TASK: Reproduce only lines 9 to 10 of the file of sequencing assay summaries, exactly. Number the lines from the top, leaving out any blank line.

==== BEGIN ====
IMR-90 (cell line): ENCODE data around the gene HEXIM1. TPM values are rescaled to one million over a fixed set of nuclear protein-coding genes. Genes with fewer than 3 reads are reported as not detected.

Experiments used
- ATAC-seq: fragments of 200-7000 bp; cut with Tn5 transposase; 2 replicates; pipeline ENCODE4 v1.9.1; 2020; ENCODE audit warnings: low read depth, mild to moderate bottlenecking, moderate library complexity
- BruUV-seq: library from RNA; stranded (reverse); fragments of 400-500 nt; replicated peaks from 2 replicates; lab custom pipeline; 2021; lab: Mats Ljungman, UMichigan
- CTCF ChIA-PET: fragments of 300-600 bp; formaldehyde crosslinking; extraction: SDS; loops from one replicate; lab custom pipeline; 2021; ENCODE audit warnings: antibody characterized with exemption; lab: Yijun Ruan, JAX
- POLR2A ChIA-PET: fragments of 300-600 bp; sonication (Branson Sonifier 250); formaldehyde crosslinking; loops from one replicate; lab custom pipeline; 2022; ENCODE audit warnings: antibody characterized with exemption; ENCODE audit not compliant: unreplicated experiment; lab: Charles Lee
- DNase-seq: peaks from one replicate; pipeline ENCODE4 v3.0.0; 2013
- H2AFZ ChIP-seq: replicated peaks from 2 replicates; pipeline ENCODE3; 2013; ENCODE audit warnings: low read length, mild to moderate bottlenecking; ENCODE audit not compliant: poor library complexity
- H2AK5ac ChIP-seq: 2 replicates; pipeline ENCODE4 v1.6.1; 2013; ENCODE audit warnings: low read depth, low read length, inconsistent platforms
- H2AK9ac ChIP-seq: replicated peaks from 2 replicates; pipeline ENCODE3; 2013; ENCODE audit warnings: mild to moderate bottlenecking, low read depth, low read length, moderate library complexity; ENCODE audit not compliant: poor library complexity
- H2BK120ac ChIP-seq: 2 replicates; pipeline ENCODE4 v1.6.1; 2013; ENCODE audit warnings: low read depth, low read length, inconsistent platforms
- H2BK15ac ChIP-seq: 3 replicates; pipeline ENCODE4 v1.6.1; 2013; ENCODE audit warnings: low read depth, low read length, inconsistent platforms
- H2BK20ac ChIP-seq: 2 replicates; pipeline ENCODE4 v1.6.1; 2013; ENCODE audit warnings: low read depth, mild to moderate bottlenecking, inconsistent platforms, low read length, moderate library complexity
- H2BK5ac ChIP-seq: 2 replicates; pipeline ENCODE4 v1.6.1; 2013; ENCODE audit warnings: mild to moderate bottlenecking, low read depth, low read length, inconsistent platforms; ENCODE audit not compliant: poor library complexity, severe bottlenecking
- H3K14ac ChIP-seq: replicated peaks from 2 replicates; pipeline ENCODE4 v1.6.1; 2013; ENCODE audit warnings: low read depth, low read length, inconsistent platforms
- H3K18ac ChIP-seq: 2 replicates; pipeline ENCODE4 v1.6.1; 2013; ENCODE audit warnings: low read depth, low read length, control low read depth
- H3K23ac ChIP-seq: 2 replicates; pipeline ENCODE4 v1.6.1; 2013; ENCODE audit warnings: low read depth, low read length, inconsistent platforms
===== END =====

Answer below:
- H2AK5ac ChIP-seq: 2 replicates; pipeline ENCODE4 v1.6.1; 2013; ENCODE audit warnings: low read depth, low read length, inconsistent platforms
- H2AK9ac ChIP-seq: replicated peaks from 2 replicates; pipeline ENCODE3; 2013; ENCODE audit warnings: mild to moderate bottlenecking, low read depth, low read length, moderate library complexity; ENCODE audit not compliant: poor library complexity